For both seasons, dress in layers (bring warm clothes) since Tahoe is about 6200 ft above sea level and unlike the central valley, it does get really cold in the Sierras even in late Spring.
Summer in Tahoe is hot and humid with big crowds everywhere and extreme road traffic. Winter is also peak skiing season in Tahoe with crowds and snow covered roads where you’ll need to be careful while driving, plus there are several road closures to be mindful of (check Tahoe road closure status here).
WHAT IS THERE TO SEE BETWEEN SAN FRANCISCO AND LAKE TAHOE?
This is the most fun part of writing this guide, because frankly there is plenty to see and do between San Francisco and Lake Tahoe, depending on your route and if you’re going to south vs. the north shore of the lake (both are totally different in look and feel).
Driving to Tahoe may not be as scenic as a Big Sur road trip or driving through the Redwoods in Northern California, but it is very unique in its own way because you will be passing through gold rush country that shaped modern California once you cross Sacramento.
You can stop by to explore several small Gold Rush towns, quirky attractions, gardens and state parks and of course wineries and apple farms. Keep on reading to choose your route and the best stops along it for a fun, memorable drive! Some of my route options are pretty elaborate and will add to the driving time, so I highly recommend breaking the journey midway in Sacramento for an overnight stay.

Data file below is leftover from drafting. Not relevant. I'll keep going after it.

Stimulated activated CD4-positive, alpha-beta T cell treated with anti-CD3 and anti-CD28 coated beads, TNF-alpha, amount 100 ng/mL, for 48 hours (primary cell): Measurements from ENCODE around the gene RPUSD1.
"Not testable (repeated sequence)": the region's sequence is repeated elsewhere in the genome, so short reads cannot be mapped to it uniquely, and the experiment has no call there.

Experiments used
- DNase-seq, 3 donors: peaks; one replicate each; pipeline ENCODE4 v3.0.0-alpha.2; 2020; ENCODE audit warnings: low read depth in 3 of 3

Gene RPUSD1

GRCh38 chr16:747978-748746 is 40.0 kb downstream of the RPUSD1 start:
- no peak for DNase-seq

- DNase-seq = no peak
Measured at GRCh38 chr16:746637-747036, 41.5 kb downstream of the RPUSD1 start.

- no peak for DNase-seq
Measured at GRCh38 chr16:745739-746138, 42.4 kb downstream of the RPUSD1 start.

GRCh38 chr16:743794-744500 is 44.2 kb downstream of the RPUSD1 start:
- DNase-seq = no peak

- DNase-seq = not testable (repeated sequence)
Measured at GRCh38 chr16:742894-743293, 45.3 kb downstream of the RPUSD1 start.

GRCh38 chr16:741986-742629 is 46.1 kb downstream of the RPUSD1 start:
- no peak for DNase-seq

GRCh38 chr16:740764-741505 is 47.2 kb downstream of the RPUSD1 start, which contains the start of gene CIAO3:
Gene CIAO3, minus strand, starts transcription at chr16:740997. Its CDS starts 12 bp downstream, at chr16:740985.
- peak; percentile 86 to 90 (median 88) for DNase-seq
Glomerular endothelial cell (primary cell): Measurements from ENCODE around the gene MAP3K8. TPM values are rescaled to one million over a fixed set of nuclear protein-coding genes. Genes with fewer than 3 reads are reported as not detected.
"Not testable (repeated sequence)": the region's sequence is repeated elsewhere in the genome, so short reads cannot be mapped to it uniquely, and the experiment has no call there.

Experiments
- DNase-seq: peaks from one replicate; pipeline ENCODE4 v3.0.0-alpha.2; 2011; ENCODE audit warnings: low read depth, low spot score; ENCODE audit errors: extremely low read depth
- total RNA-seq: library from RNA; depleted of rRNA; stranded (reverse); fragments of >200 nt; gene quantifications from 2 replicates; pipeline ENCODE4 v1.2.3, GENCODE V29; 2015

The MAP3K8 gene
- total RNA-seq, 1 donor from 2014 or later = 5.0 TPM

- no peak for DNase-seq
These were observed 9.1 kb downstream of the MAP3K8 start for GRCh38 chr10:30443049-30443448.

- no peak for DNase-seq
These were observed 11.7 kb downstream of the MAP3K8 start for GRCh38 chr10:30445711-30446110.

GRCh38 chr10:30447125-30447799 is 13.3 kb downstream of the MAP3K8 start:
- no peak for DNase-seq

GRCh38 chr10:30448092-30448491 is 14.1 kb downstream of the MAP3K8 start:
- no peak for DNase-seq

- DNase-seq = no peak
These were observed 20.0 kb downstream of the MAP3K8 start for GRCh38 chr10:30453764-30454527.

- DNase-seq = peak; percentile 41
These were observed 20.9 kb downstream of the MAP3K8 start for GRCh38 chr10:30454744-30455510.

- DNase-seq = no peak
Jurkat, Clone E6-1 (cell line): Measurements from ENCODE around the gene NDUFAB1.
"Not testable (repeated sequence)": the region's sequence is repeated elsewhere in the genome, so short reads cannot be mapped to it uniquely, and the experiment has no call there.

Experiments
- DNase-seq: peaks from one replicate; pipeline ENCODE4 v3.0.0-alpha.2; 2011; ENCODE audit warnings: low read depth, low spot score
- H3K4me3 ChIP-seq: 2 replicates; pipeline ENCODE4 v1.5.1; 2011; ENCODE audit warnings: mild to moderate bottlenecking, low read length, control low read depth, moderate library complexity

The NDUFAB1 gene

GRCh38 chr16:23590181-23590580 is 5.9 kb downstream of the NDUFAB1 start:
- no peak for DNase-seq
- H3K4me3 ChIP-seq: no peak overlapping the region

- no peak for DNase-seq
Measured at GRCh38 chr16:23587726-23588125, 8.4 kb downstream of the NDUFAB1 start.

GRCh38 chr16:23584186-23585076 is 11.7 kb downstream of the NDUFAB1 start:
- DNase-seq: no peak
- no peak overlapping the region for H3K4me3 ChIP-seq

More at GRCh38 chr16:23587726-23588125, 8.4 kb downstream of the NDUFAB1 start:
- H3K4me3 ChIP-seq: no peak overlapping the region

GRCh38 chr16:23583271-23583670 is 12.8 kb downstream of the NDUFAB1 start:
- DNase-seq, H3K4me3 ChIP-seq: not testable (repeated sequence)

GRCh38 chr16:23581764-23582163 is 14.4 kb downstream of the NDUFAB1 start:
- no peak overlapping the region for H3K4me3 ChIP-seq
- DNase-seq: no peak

SAN FRANCISCO TO SOUTH LAKE TAHOE: SHORTEST ROUTE
Distance: 196 miles
Driving time: 4-4.5 hours non-stop
Points of interest: Aracelli Farms, UC Davis Arboretum, Sacramento, Lake Folsom (detour), Placerville, Bumgarner winery, Hidden Star Camino-Bakery and Tap Room
South Lake Tahoe is known for its waterfalls, smaller alpine lakes, restaurants and proximity to Casinos (since it is near the stateline with Nevada). The shortest route to reach the south shore from the city is via CA-80E and CA-50E/El Dorado Freeway that will take you through the Bay Bridge to East Bay, and then further up north via Richmond, Vallejo, Vacaville all the way to Davis, Sacramento, Placerville, Camino and finally South Lake Tahoe.
Unless this is your very first time in Northern California, I’d say skip the East Bay cities such as Oakland or Berkeley and drive that 1.5 hours without interruption to Davis or Sacramento (they are just 20 minutes apart), take a lunch break in either places (I recommend Sacramento for more choices) and then move eastward towards Placerville. Here are the best stops on this short route from San Francisco to South Lake Tahoe:
This family owned and operated lavender farm is in Dixon and open for visit in May and June (by reservation only) to see the acres of blooming lavender. They also sell their lavender products in their barn and are open to picnics where you can bring your own food and wine to enjoy with friends and family.
Give your car sick soul some much needed quality rest in this tranquil arboretum and surrounding gardens at UC Davis. Free for the public to enjoy, this slice of green paradise has paved trails for you to wander around and admire the blooms and greenery. The garden welcomes dogs as well so please do not leave your fur-babies behind!